Translated from Computer Sweden by Google translate:
Of Joel Åsblom
The Swedish decision support provider QlikTech has developed a version of QlikView iPad. Among the users are a Dutch customer who has supplied 150 offices with Apple’s tablet PC.
Qlikview of various widgets.
QlikTech has recently invested heavily in developing mobile versions of the decision support tool QlikView.
– We tailor Qlikview for iPad, iPhone and Android. One can of course also run regular QlikView AJAX client in the browser on them, “says marketing manager Jennifer Ehle QlikTech.
She says that many Swedish customers running pilots of mobile clients, mainly on the iPhone, and that interest is also great from the outside world. The latest example is the Dutch mortgage lender, the Hypotheekshop as equipped sellers of 150 offices with Apple iPad. With them will Qlikview enhance sales and improve customer service.
Among the advantages of QlikView brings out is that Ipadversionen of Qlikview has features to analyze business data directly with customers. Since the iPad has built-in GPS, you can, for example to obtain local information about the inventory data to customers within a specific geographic area.
Qlikview HD will initially be designed for the multi-touch interface that is available in Apple’s tablet PC where you can both tap, pinch and drag to select data points.
Have a try with for example “official statistics“!
More structure in results in Yebol than Google. Only “statistics” or other combinations like global and international give interesting variations in patterns of results.
Yebol offers categorised search results for about 10 million search terms. Within half a year “every possible search term” is said to be included. See presentation video.
Yebol’s mission is to build human-like world’s knowledge base and provide knowledge based search (semantics) and services.
Yebol utilizes a combination of patented algorithms paired with human knowledge to build a Web directory for each query and each user. Instead of the common “listing” of Web search queries, Yebol automatically clusters and categorizes search terms, Web sites, pages and contents.
Perhaps they will need some assistance to classify all the relevant search terms related to statistics from the international statistical community? Contact for partnership:firstname.lastname@example.org
Is the Economy Getting Ready to Turn Around?
Is the economy going to turn around any time soon? How does this economic swing compare to previous cycles? Amanda Cox et al of the New York Times explores these ever so important questions in her recent nine-part interactive series.
NCVA’s OECD eXplorer on the BBC News (direct link to NEWS SITE for National Center for Visual Analytics, NCVA, at the University of Linköping, Sweden)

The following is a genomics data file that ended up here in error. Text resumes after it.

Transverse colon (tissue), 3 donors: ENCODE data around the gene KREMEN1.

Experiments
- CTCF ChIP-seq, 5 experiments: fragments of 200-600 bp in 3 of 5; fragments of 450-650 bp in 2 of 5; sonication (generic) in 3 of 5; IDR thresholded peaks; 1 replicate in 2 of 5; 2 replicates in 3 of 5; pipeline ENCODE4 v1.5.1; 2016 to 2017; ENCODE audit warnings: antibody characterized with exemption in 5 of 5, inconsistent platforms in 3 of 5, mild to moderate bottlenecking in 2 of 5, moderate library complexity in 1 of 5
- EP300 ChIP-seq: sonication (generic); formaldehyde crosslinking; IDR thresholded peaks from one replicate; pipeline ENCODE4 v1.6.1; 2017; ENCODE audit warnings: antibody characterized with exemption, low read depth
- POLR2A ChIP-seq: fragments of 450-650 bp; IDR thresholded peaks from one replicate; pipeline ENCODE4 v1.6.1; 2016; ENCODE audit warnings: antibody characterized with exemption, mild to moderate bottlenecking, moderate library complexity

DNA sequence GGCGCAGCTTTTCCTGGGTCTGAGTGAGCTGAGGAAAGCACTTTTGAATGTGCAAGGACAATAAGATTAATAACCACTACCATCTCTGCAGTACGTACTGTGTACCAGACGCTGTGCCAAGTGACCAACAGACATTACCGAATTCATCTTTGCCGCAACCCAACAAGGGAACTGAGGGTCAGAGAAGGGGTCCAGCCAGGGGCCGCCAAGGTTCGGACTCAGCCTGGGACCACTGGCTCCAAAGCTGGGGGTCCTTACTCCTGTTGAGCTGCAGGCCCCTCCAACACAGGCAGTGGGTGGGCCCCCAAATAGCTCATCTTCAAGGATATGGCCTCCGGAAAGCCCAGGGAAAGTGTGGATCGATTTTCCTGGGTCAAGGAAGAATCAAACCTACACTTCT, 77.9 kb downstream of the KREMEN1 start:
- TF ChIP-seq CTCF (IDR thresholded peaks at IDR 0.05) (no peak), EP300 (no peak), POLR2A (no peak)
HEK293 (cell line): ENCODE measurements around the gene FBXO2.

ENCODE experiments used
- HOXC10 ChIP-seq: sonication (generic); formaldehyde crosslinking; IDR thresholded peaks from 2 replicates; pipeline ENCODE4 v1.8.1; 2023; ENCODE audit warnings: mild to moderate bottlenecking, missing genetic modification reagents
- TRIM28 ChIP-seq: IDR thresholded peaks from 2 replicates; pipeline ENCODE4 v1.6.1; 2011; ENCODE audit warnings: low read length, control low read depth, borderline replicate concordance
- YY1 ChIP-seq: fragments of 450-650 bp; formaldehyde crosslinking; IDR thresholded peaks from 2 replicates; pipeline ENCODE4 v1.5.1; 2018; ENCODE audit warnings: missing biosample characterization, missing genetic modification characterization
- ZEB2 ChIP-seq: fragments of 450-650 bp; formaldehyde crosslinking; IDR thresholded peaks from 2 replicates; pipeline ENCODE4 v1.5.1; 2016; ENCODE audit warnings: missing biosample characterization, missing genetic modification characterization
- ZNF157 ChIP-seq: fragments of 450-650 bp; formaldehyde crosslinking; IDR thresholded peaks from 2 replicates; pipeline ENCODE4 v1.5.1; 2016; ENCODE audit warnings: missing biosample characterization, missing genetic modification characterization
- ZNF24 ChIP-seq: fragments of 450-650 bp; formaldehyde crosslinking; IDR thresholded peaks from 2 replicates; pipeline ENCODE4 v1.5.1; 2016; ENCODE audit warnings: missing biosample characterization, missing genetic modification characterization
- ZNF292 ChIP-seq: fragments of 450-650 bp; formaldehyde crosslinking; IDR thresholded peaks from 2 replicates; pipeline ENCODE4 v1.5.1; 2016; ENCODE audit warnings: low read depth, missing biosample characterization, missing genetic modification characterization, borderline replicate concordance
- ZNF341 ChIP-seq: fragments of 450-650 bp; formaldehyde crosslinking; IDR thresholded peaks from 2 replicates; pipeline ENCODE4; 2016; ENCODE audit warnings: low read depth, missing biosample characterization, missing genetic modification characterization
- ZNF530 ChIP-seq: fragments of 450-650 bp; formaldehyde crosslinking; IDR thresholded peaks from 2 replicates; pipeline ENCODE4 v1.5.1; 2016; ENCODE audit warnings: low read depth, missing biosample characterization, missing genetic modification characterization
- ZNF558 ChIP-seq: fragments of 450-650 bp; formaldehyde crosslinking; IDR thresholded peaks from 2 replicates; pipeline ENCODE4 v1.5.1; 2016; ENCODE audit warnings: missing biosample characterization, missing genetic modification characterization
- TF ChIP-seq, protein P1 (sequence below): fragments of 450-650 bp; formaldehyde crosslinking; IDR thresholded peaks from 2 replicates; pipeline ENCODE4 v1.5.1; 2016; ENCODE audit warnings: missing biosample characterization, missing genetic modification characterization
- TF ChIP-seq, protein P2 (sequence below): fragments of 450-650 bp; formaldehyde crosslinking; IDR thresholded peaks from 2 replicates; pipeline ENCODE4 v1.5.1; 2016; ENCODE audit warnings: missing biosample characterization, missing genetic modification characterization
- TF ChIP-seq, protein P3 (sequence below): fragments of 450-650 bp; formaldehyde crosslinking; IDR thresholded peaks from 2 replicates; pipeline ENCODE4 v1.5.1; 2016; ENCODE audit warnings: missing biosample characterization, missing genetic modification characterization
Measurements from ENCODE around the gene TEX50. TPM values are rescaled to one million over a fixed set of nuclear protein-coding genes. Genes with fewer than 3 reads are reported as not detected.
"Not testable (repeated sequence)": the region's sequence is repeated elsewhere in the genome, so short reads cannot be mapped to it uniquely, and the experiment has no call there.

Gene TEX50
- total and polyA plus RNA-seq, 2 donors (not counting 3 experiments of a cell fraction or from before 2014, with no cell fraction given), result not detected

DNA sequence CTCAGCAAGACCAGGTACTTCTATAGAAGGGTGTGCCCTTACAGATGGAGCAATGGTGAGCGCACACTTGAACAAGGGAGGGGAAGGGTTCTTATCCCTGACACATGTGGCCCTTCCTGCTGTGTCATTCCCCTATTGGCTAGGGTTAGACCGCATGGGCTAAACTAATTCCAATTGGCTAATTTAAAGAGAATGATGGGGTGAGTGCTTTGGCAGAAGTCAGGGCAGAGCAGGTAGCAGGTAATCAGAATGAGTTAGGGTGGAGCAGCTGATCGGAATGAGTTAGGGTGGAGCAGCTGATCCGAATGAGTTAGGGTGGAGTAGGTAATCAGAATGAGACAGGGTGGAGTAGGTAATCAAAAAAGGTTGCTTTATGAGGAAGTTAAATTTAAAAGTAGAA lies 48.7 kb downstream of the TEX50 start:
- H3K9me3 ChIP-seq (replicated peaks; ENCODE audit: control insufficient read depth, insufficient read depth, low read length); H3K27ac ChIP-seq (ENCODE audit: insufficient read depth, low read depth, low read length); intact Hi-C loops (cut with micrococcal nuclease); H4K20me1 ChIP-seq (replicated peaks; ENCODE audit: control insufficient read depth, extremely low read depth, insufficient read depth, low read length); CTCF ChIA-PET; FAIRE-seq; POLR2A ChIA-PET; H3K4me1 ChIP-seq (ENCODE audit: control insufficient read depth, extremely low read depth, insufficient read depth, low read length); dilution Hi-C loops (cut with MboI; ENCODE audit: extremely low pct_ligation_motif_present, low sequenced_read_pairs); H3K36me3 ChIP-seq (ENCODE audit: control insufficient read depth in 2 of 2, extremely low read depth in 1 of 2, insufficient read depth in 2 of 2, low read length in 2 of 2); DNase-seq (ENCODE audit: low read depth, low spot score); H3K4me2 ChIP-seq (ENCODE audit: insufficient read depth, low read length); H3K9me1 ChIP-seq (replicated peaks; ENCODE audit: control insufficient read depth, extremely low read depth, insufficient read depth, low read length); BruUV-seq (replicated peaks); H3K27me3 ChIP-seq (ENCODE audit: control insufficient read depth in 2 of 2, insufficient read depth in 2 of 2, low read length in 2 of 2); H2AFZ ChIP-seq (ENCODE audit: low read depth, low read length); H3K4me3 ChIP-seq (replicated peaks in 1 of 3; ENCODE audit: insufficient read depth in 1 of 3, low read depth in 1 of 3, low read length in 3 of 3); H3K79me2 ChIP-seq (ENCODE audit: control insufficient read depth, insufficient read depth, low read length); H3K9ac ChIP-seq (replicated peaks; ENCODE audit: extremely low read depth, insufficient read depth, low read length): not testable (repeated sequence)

On July 2nd BBC News showed a 3 minutes long program demonstrating OECD eXplorer in live action to explore and visualize complex regional statistical world data – a geovisual analytics technique developed by NCVA.
Direct link to the video http://news.bbc.co.uk/1/hi/uk/8129512.stm and to the BBC site: http://news.bbc.co.uk/2/hi/uk_news/magazine/8130554.stm, where also Gapminder is pointed out.
See also links to all eXplorer applications here including the new ones for Eurostat and Statistics Sweden.
Nate Silver, statistician, is ranked to be among the 100 most influential persons in the world by Times.
He has a blog at http://www.fivethirtyeight.com/ which is based very much on information search and statistics not only in U.S. but also in other countries. This is an example from U.S. with focus on the economic recession:
by Nate Silver @ 12:12 PM
A lot of people are excited today not because the unemployment rate is low (it’s very high — 8.9 percent), nor because the economy is adding jobs (it lost another 539,000 last month, according to statistics just released by the BLS), but merely because it’s losing jobs less quickly. That is, the second derivative of the employment rate — the change in the rate of change — has improved. This is what the situation looks like:
The economy started losing jobs in January, 2008 and has continued to lose them ever since. The peak month for job losses — so far — was January 2009, in which 741,000 jobs were lost. The month at which the second derivative bottomed out — the time when the rate of job losses was increasing the fastest — came in November.
The $787 billion question, of course, is whether a decrease in the rate of job losses indeed portends a recovery, or whether such data is subject to false starts. Let’s take a somewhat high-level view of the progress of the employment situation over the previous five recessions.